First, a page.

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April 28, 2017
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Seventh-graders in local schools to be taught CPR

March 24, 2017
Did you know you could save a life in two simple steps? If you suddenly witnessed a spouse, a child, neighbor, a co-worker or a friend collapse from cardiac arrest what would you do? 
Unfortunately, only about 46 percent of people who experience an out-of-hospital cardiac arrest get the immediate help that they need before professional help arrives, according to a 2017 report submitted by the American Heart Association Facts and Stats. CPR, and specifically Hands-Only CPR, teaches us to push hard and push fast in the center of the chest for someone who is not responsive and not breathing. 
Every year in America approximately 350,000 out of hospital cardiac arrests occur. It is proven that if more people knew CPR more lives could be saved. For every minute that someone goes without CPR their chance of survival diminishes by 7-10 percent. Effective CPR can double and even triple someone’s chance of survival after a cardiac arrest, according to the AHA.
As a local example of how important it is for every person to know CPR, a local middle school student in Forestville saved his father’s life by using CPR. The then seventh-grade student had learned Hands-Only CPR in his PE class only a few months prior. After witnessing his father collapse in front of him he began CPR. Recognizing the emergency, calling 9-1-1 quickly and performing CPR all worked together to provide his father with incredible odds of survival.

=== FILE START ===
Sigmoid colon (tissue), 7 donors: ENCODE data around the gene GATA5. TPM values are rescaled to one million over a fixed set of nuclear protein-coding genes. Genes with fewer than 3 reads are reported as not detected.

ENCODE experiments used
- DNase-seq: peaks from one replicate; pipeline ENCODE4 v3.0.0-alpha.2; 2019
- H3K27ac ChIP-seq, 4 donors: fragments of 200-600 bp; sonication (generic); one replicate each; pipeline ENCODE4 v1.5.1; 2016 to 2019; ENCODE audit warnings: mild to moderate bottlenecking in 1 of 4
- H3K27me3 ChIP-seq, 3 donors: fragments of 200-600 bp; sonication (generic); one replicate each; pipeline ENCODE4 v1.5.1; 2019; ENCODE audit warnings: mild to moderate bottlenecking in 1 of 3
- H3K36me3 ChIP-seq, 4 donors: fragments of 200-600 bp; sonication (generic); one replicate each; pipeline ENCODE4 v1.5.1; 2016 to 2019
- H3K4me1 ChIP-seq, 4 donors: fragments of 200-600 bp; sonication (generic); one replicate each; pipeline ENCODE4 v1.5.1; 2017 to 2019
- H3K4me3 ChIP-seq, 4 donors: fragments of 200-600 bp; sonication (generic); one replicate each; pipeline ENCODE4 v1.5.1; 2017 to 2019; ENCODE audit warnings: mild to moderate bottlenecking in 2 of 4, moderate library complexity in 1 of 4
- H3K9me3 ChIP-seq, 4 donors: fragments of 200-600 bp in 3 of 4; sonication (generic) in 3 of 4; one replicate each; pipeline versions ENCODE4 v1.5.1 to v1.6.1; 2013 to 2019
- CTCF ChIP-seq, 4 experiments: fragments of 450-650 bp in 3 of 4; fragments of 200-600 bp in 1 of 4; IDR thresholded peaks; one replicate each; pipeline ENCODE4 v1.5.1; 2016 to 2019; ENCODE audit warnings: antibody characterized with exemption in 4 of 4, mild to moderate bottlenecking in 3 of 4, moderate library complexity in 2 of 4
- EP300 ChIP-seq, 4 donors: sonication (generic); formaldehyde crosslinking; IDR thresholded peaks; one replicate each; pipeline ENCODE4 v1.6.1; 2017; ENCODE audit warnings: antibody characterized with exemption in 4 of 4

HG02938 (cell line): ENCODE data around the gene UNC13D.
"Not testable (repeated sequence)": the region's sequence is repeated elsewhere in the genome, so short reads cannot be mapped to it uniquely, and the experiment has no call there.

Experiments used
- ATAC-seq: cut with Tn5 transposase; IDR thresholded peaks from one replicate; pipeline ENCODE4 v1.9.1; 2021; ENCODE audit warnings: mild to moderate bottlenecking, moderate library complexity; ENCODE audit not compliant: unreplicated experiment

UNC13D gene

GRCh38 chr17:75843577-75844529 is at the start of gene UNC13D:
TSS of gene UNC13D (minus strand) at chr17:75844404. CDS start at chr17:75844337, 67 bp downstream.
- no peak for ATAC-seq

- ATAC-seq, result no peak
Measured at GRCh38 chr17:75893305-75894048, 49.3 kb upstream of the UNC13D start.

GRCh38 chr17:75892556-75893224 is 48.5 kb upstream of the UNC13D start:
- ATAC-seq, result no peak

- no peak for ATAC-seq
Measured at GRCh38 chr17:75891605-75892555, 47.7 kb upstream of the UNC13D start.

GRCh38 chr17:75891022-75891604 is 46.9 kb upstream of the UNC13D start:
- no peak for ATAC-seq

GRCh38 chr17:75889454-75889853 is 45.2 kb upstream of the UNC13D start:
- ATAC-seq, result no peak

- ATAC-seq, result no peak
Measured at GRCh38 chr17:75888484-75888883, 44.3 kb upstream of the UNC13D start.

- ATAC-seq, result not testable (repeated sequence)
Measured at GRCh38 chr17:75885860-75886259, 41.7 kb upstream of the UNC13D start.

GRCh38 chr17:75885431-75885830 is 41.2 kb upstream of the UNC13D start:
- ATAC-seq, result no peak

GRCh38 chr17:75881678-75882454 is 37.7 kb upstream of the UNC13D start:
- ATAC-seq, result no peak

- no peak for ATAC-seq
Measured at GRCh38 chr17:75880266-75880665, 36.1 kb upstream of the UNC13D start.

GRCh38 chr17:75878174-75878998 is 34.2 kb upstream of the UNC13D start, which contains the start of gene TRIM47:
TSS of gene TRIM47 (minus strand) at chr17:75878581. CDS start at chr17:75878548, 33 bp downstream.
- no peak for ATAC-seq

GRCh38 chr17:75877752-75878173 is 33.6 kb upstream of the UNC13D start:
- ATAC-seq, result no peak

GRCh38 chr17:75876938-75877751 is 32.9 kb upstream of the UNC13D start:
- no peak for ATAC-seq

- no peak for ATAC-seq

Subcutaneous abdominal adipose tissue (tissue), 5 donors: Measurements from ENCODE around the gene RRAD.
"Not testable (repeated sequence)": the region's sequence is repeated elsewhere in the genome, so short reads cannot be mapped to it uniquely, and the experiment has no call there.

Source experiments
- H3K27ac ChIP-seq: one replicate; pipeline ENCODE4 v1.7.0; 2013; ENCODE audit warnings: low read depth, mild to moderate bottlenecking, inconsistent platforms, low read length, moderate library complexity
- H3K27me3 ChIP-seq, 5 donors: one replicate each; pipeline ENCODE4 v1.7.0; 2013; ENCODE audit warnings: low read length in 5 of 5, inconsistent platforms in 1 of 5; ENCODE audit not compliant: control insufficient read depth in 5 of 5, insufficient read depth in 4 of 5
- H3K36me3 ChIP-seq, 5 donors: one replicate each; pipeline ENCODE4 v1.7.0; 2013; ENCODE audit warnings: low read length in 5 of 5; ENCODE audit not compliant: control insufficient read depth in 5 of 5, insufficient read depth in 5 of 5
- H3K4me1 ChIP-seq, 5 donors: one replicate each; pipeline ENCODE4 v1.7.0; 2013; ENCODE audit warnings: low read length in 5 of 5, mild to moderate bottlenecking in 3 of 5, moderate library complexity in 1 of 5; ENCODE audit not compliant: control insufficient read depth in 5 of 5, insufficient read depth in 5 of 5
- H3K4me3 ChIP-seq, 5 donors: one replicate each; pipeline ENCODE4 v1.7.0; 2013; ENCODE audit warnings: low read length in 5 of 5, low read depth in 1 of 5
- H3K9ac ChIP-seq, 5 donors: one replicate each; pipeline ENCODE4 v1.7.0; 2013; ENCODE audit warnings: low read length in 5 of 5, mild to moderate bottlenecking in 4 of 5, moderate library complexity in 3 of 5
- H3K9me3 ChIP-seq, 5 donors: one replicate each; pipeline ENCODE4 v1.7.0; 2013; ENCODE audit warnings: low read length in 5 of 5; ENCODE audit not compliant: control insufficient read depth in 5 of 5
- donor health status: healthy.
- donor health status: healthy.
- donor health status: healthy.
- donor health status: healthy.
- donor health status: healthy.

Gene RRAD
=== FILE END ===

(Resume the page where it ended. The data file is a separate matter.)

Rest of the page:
The Rohnert Park Dept. of Public Safety currently has four CPR instructors who actively train members of the department in CPR and First Aid. Many of them also teach publicly for city staff, community groups and privately to groups needing CPR certification. RPDPS teaches a wide range of persons wanting to learn CPR. From healthcare providers, day-care providers, babysitters, those requiring 
Rohnert Park is continuing a CPR program where every seventh-grader in the local middle schools receives Hands-Only CPR training and instruction in the use of an automated external defibrillator or AED, similar to the program the Forestville teen had participated in. The goals are to hopefully expand the program to offer free community CPR courses in Rohnert Park. Partnering with the local Farmer’s Market and events such as National Night Out will also allow Rohnert Park to reach out further in the community to teach a truly life-saving skill. 
The department has hosted several citizen academies and recently began offering free Heartsaver CPR as an optional course to academy participants. 
The goal of the RPDPS is to make Rohnert Park the safest city along the Highway 101 corridor. From recognizing the emergency, to calling 9-1-1 for help and beginning CPR until emergency services help arrives, members of the community actively assist in saving a life. 
For more information about CPR visit cpr.heart.org.